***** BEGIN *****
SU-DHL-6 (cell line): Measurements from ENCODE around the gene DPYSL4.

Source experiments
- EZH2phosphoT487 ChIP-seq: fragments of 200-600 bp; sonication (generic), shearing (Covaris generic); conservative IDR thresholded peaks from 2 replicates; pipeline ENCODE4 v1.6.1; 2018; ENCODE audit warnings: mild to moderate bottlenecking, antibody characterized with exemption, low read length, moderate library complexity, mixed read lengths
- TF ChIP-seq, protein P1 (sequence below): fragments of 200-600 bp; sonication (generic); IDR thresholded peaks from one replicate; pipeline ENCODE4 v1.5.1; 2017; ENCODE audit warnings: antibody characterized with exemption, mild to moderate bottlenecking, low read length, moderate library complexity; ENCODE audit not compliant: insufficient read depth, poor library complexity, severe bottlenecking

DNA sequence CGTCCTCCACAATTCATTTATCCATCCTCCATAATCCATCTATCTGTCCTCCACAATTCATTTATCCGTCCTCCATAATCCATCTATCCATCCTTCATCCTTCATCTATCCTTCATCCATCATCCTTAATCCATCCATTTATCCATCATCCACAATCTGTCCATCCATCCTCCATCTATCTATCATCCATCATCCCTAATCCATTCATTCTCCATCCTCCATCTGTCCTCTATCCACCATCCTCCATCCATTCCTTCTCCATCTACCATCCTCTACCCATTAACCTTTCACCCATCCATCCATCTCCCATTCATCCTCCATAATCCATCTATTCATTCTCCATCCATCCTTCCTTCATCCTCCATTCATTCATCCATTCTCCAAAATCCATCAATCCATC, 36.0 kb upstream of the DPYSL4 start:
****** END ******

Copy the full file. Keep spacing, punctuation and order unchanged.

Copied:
SU-DHL-6 (cell line): Measurements from ENCODE around the gene DPYSL4.

Source experiments
- EZH2phosphoT487 ChIP-seq: fragments of 200-600 bp; sonication (generic), shearing (Covaris generic); conservative IDR thresholded peaks from 2 replicates; pipeline ENCODE4 v1.6.1; 2018; ENCODE audit warnings: mild to moderate bottlenecking, antibody characterized with exemption, low read length, moderate library complexity, mixed read lengths
- TF ChIP-seq, protein P1 (sequence below): fragments of 200-600 bp; sonication (generic); IDR thresholded peaks from one replicate; pipeline ENCODE4 v1.5.1; 2017; ENCODE audit warnings: antibody characterized with exemption, mild to moderate bottlenecking, low read length, moderate library complexity; ENCODE audit not compliant: insufficient read depth, poor library complexity, severe bottlenecking

DNA sequence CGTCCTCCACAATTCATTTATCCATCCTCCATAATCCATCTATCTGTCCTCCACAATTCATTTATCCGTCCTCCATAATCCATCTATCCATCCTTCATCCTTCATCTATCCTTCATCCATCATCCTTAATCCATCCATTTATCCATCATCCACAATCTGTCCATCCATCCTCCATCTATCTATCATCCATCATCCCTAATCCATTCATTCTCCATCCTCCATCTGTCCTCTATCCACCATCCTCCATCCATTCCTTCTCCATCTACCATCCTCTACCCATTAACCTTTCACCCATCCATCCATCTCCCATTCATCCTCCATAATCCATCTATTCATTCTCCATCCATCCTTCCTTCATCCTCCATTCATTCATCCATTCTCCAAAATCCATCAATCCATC, 36.0 kb upstream of the DPYSL4 start: